TOURS AND ATTRACTIONS
to The Ruins at the Falls. We would like to introduce you to some
of the beautiful foliage of this island surrounding a 40-ft natural
waterfall and a touch of its rich history.
This property has its own unique history that is more interesting
than you might imagine. Originally, a part of a much larger property
called "Eden Bower", which was owned by the Geddes Family
in 1907, but has been cut up and sold off over the years. The Ruins
as it is known today only came into existence in the mid-ninteen
fifties, when a retired American Doctor, Robert Page, had the inspiration
to create his own historic Ruins, which is the octagonal building
seen by the courtyard.
The property is not a actual ruins of a plantation era but the
whimsical re-creation of Dr. Robert Page, who with the help of many
skilled labourers and artisans, created his own modern day ruin.
He felt that although there were plenty of ruins in Jamaica, they
slowly disappeared as the years went by, and so decided to re-create
his own ruins. The cut-stone work you see throughout the property
was Actually brought from the ruins of an old great house in Trelawny
and used to create these buildings. All the stones were numbered
in order to re-create an exact replica of a plantation building.
This beautiful property has a special history around its lush
garden and a spectacular waterfall. After Dr. Page'sdeath that building
was expanded to accommodate a Restaurant, but it was the present
owners, the Hendrickson family that made the greatest expansions
and conversions to its present state of a modern dining and banquet
facility, while still retaining the old charm of years gone by.
OUR OWN FERN GULLY
this pathway we have just over 50 species of ferns, a very small
sample of the over 600 species of ferns that are found in Jamaica.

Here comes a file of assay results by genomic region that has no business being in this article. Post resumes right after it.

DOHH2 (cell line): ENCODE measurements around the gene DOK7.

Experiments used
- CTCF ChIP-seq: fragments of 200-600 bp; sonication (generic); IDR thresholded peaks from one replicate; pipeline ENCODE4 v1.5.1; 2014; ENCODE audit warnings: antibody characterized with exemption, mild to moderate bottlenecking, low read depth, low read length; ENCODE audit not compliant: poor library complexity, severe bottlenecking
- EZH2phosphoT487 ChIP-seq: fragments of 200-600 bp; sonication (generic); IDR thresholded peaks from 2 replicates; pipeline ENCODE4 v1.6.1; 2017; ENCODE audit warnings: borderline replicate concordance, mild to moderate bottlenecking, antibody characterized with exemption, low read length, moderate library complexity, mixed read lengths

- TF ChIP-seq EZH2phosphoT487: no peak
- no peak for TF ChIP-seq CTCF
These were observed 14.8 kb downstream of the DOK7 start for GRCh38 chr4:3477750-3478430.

These walkways are a tribute to the famous Fern Gully just outside
the towns limit of Ocho Rios that was created by a flash flood in
1766. It was then commonly called Ocho Rios Gully but because of
all the ferns that spouted out after the flood, the name was changed
to Fern Gully. In this gully, there are more varieties of ferns,
than exist on the whole North American Continent.
The current owners went to great lengths to preserve the natural
environment of the property and have literally built around the
trees. The conference rooms are designed to blend into the landscape
and the largest seat up to 200 for banquets.
Jamaica is known as the "land of wood and water" and
there are reported to be about 3,000 species of flowering plants
alone, 800 of which are not found anywhere else in the world, and
thus is haven for orchid and foliage plant collectors.
Today these buildings, with the courtyard, have become very popular
for weddings, conferences, meetings, fashion shows and beauty pageants.
Dining by day or night is spectacular with the 40-ft natural waterfalls
providing an ambiance never to be forgotten. A comprehensive menu
of Chinese, Jamaican and International Dishes are presented for
your selection to provide a true dining experience.
property is fed by the Milford Stream that is the last cataract
of the old Shaw Park Estate. This was also the pathway used by many
Spaniards. Jamaica was once ruled by Spain and the battle of the
Shaw Park in Feb. 1659, helped to bring about the defeat of the